(NOTE: This Op-Ed by CalTrout Conservation Direction Curtis Knight originally ran in the Redding Record-Searchlight)
When Shasta Dam was finally completed, it was an engineering wonder — one that provided flood control to the Central Valley, power to its communities, and water to the Central Valley Project’s irrigators.
Unfortunately, the effects weren’t all positive.
The day the gates closed, as much as 75 percent of California’s prime salmon and steelhead spawning habitat disappeared. The winter-run chinook salmon — the only winter-run chinook in the world — lost access to the cold, spring-fed waters of the McCloud, where it evolved.
A hatchery was built to mitigate the salmon habitat losses, but new research tells us the hatchery may be hurting the salmon more than it’s helping them, degrading wild fish genetics and driving “boom and bust” population cycles common to monocultures.
Meanwhile, the flows in the Sacramento River below the dam were managed for water deliveries, not fish. Further downstream, the river was channelized, eliminating the floodplains — which we’re now learning are essential habitat for juvenile salmon.
In other words, Shasta Dam was good for part of the state, but a disaster for salmon, steelhead and other fish.
The dam, of course, is not coming down. In fact, it may even be raised. With anadromous fish populations a fraction of their historic, pre-dam numbers — and the salmon populations subject to wild oscillations — the problem isn’t one of nostalgia. It’s one of optimization.
In the presence of Shasta Dam, how do we protect and restore salmon and other wild fish stocks?
Recent groundbreaking studies in the Knaggs Ranch area of the Yolo Bypass (conducted in part by CalTrout Central Region manager Jacob Katz) show us that a single-minded focus on riverine spawning habitat is misplaced.
Spawning habitat is wonderful, but it appears that floodplains — which once covered huge swaths of the Central Valley — are vital rearing habitat for juvenile salmon and steelhead. In recent trials performed in rice fields, salmon grew several times faster than the juvenile fish left in the Sacramento’s main channel.
In fact, researchers recorded growth rates of up to 1.5 mm per day — some of the fastest ever recorded in freshwater. When it comes to salmon smolt survival in the ocean, size is everything.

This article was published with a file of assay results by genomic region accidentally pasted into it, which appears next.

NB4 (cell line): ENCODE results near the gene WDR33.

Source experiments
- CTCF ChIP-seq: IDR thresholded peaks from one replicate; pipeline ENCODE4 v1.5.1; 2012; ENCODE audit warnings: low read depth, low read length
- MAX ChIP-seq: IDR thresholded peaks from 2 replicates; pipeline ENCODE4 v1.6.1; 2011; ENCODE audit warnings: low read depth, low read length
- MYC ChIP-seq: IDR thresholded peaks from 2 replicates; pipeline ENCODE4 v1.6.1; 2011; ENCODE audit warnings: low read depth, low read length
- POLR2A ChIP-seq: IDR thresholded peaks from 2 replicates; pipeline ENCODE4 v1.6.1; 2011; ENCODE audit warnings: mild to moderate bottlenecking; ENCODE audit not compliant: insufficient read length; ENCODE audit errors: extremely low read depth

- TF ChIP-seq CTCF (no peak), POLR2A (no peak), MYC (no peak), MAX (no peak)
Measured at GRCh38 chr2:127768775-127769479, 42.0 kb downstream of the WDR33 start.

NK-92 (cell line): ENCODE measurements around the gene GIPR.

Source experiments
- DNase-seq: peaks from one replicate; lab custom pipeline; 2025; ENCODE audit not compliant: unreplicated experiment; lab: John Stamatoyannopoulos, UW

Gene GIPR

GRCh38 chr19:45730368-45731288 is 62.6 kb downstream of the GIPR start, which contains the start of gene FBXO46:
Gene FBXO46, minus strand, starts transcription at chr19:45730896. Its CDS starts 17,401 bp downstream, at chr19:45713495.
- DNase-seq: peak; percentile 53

Happily, to leverage floodplain growth, we don’t need to revert the entire Central Valley to a marsh. Studies suggest that flooded rice fields provide excellent rearing habitat.
And many growers already flood their fields to rot rice stubble. And yes, opening up floodplains also offers flood protection to downstream communities.
In other words, more study is needed, but we’re working toward a solution that’s good for everyone — especially fish and farmers.
Mimic Natural Flows
Current flow regimes below Shasta Dam are based on archaic, outmoded models that harm both fish and do little to benefit downstream water users.
For example, Lake Shasta is drawn down every fall to make room for winter flooding, yet when winter precipitation doesn’t come, we’re suddenly short of water.
New models suggest it doesn’t have to be that way. In fact, a modification to Shasta Dam’s spillway would deliver a sizable increase in water holding capacity.
In addition, flows that better mimic natural flow cycles will benefit the Sacramento’s fisheries. For example, natural flows often ramped up quickly but fell slowly. Today, flows are often ramped down quite rapidly, resulting in stranding issues for juvenile fish, which live in the margins of the river.
Better flow management is needed.
Protect Wild Strongholds
While many of the Central Valley tributaries to the Sacramento River have been destroyed or dewatered, some remain strongholds for salmon and steelhead, including Mill Creek, Deer Creek and Butte Creek.
Since new tributaries aren’t being created, it’s imperative we protect those that remain.
That’s also why the restoration of Battle Creek is so important. Simply put, we’ll never get back what was lost above Shasta Dam, so it’s critical to protect what’s left below it.
A Promising Vision
Shasta Dam is clearly an engineering marvel. It’s our mission to see that it doesn’t become a larger environmental disaster.
Its impacts on California’s fisheries have already been sizable. But we believe proper management and a little vision — like the very promising restoration of wetlands and floodplain rearing habitat — mean future generations of Californians won’t view Shasta Dam as the engineering marvel that killed California’s once-abundant salmon and steelhead fisheries.
Curtis Knight is conservation director of CalTrout.